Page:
Heidi and All--
As a kerfluffler on Jesse, I heartily endorse the ethical statement.
I'd also add the suggestion that there be a mechanism to post
variations/comment on the materials--So, if I would be sharing my
most excellent OCLC derived search key exercise, Heidi could submit
her variation of it and it would be posted next to the original. (All
in a FRBR-like display of related works, of course ...) Then maybe
there could be a message area that would allow posting of snippets of
experience: "I've found the world's most clever derived search
problem"--or "watch out--students tend to misinterpret this aspect of
I realize that kind of functionality might not be possible for a
first version of the clearinghouse site, but I think it could open
the possibility of continuous improvement/update on the posted
materials. Creating good cataloging/metadata materials is so very
time-consuming that the idea of a space where we could communally
work toward a set of "best practice" exercises (particularly on key
topics) is very attractive.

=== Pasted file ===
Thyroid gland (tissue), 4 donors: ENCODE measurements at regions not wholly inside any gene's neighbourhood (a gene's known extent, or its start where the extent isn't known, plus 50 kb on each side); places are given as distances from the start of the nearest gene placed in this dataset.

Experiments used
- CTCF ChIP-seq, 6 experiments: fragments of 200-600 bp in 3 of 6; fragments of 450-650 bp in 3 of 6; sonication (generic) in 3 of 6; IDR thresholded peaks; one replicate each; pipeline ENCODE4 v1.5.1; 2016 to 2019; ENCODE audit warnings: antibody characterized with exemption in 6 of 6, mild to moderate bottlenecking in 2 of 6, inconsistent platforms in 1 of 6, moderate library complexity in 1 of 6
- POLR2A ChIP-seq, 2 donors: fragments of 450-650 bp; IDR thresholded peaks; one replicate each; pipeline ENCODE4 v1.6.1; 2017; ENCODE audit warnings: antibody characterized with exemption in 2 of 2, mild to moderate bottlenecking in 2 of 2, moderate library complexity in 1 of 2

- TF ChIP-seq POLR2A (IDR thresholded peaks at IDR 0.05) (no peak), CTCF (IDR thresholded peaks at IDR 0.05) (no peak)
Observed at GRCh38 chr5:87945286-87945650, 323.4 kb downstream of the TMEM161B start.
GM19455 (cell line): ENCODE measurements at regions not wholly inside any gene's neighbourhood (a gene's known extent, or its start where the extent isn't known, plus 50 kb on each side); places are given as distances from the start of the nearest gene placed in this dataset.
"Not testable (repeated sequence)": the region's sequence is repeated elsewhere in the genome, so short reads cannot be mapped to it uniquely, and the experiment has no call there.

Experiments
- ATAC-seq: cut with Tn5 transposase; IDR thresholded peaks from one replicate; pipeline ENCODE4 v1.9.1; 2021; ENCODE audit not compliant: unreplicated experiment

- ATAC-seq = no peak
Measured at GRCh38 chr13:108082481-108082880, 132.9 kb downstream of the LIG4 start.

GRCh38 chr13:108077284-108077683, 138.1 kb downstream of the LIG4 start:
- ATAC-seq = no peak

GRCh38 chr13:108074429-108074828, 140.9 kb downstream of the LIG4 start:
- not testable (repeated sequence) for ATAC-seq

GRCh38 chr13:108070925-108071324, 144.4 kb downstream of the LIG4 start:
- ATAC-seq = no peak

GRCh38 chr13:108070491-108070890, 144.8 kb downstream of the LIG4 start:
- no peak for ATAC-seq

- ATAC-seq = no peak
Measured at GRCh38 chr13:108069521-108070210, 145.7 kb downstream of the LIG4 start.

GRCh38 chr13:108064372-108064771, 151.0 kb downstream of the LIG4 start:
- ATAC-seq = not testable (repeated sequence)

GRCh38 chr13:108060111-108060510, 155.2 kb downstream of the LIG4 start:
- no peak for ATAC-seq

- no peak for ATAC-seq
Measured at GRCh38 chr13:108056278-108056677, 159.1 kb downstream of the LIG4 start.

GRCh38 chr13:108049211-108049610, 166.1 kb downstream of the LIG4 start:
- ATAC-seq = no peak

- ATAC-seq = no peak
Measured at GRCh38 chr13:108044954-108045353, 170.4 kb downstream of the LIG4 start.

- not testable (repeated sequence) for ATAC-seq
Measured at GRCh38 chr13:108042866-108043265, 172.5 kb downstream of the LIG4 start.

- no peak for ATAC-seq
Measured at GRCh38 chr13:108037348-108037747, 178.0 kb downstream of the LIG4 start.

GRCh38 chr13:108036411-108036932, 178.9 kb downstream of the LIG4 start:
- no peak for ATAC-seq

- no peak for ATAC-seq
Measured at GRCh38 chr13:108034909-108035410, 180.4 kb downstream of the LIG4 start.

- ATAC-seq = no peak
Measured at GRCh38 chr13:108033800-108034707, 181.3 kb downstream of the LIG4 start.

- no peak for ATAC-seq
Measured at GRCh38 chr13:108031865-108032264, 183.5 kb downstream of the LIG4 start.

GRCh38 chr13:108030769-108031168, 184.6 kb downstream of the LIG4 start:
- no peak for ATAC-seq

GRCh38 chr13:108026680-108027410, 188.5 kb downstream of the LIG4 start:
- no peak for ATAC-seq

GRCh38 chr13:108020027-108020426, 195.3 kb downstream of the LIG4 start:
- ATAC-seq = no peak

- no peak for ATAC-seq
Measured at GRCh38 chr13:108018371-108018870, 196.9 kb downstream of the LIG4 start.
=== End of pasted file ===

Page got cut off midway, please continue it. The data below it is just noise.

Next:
Very few cataloging assignments have reached near-universal, iconic
status (I've met no cataloger who cannot recall "Eighteenth-century
Swedish devotional poetry" as a DDC problem--but what was the answer
to that one???), but I think that there are a few areas where a
reliable, shared body of educational experiences could benefit
students moving into the profession and those who provide their
on-the-job training afterwards.
>THE ETHICAL ONE:
>My questions have more to do with ethical questions than with
>organization of the site itself. Part of this arises from concerns
>about self-preservation and part from watching the recent kefluffle
>on JESSE about using the teaching materials of another.
>I suggest we draft a short statement of what is or is not ethical
>use of this material. For example, many of us must place
>information representing evaluation of our teaching in our review
>files. Certainly use of our teaching materials by a colleague at
>another institution represents affirmation of our performance in
>this area. What about a simple ethical statement like "It is
>expected that those who use materials linked to this website, either
>verbatim or as a model for their own materials, will notify the
>original author of the materials." A simple email would do the
>trick. Those who needed more for their files could ask the user of
>the information for something on letterhead or whatever.
>Another guideline may expect that we cite our sources for teaching
>materials of this type just as we cite the sources of quotes we use
>from the published literature.
Cheryl Boettcher Tarsala
Adjunct Assistant Professor
LEEP program, Graduate School of Library and Information Science
University of Illinois at Urbana-Champaign
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The views expressed here are my own and not those of UIUC or GSLIS.